Today’s itinerary (our final day in Beijing) is the Summer Palace (颐和园). It was first built in 1750 during the reign of Emperor Qianlong (乾隆帝) as a royal garden for royal families to rest and relax. It later served as a summer resort for Empress Dowager Cixi (慈禧太后). It was listed as a World Heritage by UNESCO in 1998.
As Summer Palace is large and sprawling, it’s better to do some research to shortlist the places you want to see and plan your route accordingly. We decided to start early so that we can cover the places we wanted to see. We took the subway from Wangfujing (Line 1) to Beigongmen station (Line 4). The journey took almost an hour including interchange at Xidan station.
By doing research beforehand, it also helped to decide what type of ticket to buy. We bought the combination ticket (RMB60) that includes entrance to Garden of Virtue and Harmony (德和园), Tower of Buddhist Incense (佛香阁), Wenchang Gallery and Suzhou Street (苏州街).
We started our exploration from the North Gate. Another access is through the East Gate. Our first stop was Suzhou Street. This 300m long street was designed to imitate the style of shops on the banks of rivers in Suzhou City.
Legend has it that Emperor Qianlong built the street for his favourite concubine who was from Suzhou. A little river wound through the middle of the street with shops selling goods from Suzhou.
Today, the street includes stores selling souvenirs, tea, clothes and shoes and eateries.
From Suzhou Street, we climbed Longevity Hill to make our way to Tower of Buddhist Incense. Empress Dowager Cixi prayed at this three-level Buddhist tower on the first and fifteeth day of the lunar month. On a clear day, one gets a good view of Kunming Lake (昆明湖) from here. Unfortunately when we visited, it was a hazy day – Beijing’s pollution can be quite bad at times.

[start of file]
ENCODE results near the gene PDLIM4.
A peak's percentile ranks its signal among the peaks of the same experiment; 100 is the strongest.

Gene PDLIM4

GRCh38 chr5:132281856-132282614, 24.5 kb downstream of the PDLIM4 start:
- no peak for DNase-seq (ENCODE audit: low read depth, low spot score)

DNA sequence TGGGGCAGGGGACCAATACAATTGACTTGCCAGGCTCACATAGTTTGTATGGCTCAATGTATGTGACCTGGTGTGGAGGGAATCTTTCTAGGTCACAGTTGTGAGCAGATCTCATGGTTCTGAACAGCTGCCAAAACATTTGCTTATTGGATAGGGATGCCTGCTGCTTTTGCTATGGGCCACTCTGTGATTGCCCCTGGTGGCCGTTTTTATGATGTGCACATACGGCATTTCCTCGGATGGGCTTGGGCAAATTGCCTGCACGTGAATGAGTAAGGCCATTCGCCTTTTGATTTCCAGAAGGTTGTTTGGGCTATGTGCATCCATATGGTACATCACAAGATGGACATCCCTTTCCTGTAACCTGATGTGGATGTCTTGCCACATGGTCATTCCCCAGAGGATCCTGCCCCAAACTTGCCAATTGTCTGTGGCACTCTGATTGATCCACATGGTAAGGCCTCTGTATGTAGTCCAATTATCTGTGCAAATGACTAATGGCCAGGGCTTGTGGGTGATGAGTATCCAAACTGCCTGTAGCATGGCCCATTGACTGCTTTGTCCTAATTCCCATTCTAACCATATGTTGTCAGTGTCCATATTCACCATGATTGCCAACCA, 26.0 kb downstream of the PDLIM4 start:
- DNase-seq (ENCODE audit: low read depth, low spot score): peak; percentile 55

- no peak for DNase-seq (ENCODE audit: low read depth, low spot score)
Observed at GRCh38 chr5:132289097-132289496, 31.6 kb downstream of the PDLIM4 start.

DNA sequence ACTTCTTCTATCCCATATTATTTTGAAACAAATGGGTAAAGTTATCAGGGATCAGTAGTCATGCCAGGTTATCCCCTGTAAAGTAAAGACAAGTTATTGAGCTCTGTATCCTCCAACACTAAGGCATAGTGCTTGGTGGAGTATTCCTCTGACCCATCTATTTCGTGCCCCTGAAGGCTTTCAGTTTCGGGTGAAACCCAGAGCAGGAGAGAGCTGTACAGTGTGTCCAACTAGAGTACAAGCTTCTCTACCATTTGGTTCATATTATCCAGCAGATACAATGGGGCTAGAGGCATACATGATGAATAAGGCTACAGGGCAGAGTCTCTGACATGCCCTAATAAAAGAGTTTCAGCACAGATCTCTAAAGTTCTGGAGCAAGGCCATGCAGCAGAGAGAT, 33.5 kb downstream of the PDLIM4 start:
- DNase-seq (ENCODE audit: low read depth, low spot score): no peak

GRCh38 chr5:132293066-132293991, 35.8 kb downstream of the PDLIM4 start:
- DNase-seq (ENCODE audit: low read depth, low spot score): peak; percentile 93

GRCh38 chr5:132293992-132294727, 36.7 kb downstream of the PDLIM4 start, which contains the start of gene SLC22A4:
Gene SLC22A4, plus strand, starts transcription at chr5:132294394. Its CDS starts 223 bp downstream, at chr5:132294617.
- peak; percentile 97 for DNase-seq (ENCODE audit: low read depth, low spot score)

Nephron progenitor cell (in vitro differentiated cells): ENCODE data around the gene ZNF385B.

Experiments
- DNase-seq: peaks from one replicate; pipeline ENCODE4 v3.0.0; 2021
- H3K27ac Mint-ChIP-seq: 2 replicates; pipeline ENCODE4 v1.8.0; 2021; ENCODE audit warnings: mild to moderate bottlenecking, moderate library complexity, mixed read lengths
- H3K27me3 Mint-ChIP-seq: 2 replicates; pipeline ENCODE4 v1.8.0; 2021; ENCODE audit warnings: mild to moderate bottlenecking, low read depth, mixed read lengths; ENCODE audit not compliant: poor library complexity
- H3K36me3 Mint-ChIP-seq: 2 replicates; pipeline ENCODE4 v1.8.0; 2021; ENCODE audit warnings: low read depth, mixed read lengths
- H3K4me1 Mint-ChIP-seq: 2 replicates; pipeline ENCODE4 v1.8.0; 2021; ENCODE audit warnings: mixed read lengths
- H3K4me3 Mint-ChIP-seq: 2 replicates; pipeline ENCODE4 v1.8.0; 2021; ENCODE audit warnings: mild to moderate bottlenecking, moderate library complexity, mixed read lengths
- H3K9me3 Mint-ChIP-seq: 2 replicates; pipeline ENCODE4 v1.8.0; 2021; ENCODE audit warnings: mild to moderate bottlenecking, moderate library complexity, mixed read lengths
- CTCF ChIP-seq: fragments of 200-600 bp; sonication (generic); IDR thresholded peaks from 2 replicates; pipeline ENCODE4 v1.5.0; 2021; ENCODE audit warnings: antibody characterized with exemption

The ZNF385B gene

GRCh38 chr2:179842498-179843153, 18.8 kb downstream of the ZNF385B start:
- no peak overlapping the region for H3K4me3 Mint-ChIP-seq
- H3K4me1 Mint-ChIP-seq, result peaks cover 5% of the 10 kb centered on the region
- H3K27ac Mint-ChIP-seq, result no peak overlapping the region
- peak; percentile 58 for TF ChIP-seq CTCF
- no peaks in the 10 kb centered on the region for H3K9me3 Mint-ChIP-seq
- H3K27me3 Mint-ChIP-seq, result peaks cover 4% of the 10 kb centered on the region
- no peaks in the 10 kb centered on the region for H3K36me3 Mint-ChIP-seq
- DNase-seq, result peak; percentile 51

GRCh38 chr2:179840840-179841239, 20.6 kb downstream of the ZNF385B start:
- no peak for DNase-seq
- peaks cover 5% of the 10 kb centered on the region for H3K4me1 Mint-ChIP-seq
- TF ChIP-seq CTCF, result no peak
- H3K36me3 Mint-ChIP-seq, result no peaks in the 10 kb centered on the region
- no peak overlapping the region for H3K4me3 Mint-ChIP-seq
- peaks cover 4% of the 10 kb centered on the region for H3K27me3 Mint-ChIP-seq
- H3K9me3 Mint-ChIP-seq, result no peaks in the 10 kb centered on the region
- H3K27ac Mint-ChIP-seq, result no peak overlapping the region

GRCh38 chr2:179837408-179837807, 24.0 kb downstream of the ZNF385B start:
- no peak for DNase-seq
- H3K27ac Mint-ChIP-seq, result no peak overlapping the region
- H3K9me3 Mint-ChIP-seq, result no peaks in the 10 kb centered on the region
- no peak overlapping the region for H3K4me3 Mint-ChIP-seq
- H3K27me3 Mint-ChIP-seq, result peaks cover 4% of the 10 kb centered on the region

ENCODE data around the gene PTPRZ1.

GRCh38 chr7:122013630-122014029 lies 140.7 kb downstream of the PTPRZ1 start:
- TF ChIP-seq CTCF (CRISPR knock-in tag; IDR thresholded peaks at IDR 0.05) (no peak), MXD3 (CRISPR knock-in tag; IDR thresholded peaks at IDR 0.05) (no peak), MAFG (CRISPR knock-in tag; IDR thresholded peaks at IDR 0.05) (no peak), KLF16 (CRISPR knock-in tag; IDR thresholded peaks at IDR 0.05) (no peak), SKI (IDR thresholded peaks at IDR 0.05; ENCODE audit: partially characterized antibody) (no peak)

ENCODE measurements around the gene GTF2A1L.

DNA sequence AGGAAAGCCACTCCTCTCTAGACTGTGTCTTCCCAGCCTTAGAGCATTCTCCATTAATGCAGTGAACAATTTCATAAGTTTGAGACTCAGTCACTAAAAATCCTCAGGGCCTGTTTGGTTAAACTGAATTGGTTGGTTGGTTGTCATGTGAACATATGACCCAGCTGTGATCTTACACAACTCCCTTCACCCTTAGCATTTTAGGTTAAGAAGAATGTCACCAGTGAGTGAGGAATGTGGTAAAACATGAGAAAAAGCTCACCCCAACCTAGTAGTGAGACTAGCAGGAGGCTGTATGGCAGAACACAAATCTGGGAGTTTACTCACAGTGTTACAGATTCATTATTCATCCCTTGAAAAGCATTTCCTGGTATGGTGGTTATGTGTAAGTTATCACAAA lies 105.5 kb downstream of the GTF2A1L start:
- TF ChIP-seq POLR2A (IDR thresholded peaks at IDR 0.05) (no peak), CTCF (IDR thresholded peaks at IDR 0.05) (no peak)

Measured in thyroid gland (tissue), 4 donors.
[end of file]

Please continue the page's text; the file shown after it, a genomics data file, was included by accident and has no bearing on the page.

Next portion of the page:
After a brief stop, we made our way down towards Kunming Lake via the Long Gallery (长廊). The covered walkway measured almost 730 metres long and has 4 octagonal gazebos representing the four seasons.
The beams and ceilings of the walkway are decorated with over 14,000 paintings depicting scenes from Chinese history, literature and mythology with lots of flowers and animals.
We walked all the way to the Marble Boat (清晏舫). Built in 1755 with a base made from huge stones, it was meant to symbolize the stability of the Qing Dynasty. After it was burnt down in 1860, Empress Dowager Cixi re-built it using Western design using funds embezzled from the navy. The two storied boat body was made of wood, but painted to look like marble.
We stopped for lunch at the eatery nearby before continuing our exploration of this expansive park. We backtracked towards the eastern side of the palace to Garden of Virtue and Harmony. Here, the royal families watched performances of the Peking opera.
We reached the Grand Theatre just in time to catch a musical and acrobatic performance.
After exiting the Garden of Virtue and Harmony, we made our way towards Hall of Benevolence and Longevity (仁寿殿). The hall was used by the emperors for administrative matters. The place was so crowded that we didn’t manage to get a good view nor photo of the main hall. So we lingered for a while in the courtyard before moving on to Wenchang Gallery (文昌院).
Entering Wenchang Gallery felt like we were in another place altogether – it was relatively empty and serene :). This gallery is a treasure trove of valuable antiques and cultural relics dating back over 3000 years ago. The exhibits displayed in six halls include bronzeware, chinaware, paintings, jades and other types of Chinese antiques.
Last stop was seventeen-arch bridge (十七孔桥) as we wanted to catch a closer look of the giant Rubber Duck that was on display on the Kunming Lake.
I missed the duck when it stopped over in Hong Kong earlier this year. This Rubber Duck was created by Florentijn Hofman, a Dutch artist, in 2007 for his “Spreading joy around the world” campaign. Since then, this duck has spread joy to people in more than 10 countries.
We called it a day after spending 5 hours at this well preserved royal park. We exited at the West Gate, the exit nearest to the lake and made our way to Xiyuan station (Line 4).